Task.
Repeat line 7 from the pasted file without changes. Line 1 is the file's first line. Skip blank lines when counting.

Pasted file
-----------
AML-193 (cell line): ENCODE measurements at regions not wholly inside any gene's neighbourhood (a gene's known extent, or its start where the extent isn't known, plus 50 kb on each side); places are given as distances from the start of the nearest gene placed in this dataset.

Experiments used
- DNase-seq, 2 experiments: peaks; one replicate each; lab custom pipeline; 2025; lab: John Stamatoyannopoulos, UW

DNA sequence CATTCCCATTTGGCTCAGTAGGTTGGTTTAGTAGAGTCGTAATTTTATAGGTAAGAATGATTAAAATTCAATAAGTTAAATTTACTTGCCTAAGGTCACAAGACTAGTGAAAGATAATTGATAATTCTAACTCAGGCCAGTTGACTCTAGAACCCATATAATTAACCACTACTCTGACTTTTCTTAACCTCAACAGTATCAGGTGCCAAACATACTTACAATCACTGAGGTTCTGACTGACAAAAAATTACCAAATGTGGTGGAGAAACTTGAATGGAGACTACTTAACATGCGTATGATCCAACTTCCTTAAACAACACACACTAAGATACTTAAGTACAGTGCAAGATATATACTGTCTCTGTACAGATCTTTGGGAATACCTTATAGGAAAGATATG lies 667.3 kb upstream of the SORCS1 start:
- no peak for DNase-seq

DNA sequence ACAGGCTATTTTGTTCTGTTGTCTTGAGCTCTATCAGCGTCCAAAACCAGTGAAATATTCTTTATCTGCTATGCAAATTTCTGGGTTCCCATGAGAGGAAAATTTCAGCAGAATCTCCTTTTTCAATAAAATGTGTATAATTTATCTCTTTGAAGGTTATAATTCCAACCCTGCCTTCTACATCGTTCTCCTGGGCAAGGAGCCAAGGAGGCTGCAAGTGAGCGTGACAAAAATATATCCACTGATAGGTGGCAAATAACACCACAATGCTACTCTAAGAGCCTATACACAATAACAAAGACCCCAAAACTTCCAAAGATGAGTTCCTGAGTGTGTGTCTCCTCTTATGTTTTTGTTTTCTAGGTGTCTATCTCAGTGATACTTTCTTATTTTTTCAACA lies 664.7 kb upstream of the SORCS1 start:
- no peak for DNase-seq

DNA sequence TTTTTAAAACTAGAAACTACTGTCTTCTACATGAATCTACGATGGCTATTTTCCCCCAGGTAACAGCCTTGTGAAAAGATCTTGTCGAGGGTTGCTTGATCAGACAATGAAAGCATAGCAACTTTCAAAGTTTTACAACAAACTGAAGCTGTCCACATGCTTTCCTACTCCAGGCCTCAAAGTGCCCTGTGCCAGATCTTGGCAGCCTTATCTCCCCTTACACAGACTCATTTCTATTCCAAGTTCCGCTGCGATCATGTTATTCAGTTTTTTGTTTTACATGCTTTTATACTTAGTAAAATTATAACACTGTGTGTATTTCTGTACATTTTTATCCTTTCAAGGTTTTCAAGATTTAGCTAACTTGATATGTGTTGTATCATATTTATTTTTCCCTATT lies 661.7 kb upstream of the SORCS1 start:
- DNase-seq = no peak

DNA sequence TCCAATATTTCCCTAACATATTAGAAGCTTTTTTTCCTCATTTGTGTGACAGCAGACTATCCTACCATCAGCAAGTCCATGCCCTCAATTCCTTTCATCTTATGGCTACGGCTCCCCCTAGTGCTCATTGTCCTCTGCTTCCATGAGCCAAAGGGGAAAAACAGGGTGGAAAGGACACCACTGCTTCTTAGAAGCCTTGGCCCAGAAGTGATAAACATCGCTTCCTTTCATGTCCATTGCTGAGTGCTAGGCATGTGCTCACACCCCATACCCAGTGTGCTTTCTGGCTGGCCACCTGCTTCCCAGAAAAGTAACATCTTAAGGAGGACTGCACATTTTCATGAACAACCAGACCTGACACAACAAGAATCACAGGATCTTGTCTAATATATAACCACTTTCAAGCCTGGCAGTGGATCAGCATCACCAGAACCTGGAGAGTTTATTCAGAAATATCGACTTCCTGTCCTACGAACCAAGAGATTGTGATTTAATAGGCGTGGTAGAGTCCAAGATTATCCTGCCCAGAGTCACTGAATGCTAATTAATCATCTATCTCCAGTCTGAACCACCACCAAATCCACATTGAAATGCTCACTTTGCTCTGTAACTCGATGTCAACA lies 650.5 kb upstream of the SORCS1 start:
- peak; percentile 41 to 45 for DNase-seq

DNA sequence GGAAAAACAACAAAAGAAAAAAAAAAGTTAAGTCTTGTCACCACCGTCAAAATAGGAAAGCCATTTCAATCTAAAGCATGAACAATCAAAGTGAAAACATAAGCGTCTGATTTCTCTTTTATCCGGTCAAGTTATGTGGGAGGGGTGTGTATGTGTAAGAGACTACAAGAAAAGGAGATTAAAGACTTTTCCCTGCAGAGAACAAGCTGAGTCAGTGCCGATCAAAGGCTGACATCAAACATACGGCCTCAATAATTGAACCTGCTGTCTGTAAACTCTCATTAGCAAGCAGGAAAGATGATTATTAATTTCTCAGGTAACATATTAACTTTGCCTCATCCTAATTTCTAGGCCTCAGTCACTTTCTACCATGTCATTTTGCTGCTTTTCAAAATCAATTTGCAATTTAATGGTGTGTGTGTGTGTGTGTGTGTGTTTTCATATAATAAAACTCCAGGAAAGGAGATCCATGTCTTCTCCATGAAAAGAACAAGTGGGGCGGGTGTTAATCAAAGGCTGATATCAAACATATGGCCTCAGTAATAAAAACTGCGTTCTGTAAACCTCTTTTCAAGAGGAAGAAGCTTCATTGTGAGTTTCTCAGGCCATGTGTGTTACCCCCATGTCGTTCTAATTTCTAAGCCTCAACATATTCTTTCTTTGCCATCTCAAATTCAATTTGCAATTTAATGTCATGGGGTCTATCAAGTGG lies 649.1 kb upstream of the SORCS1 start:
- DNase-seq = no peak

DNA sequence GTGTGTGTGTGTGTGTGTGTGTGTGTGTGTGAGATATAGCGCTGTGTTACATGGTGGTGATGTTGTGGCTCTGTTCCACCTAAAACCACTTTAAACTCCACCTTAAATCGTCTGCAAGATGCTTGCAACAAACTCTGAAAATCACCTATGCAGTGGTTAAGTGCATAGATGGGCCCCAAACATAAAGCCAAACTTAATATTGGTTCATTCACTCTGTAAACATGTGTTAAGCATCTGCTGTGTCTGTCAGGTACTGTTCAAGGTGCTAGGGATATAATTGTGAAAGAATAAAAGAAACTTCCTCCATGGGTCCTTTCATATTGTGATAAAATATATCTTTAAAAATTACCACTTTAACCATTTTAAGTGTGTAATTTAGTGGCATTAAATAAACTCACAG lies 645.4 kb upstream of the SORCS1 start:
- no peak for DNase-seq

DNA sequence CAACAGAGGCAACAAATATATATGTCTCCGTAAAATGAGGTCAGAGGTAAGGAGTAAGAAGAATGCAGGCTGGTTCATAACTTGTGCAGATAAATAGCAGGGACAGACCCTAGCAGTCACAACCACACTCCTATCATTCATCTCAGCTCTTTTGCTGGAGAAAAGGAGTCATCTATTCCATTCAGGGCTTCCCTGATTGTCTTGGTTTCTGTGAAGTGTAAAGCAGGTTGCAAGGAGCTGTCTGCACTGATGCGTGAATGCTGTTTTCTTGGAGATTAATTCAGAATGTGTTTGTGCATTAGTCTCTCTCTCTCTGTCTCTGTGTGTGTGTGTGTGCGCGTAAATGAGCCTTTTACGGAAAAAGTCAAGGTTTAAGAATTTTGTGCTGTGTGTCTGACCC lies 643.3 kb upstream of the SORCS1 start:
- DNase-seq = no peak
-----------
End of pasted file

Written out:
- no peak for DNase-seq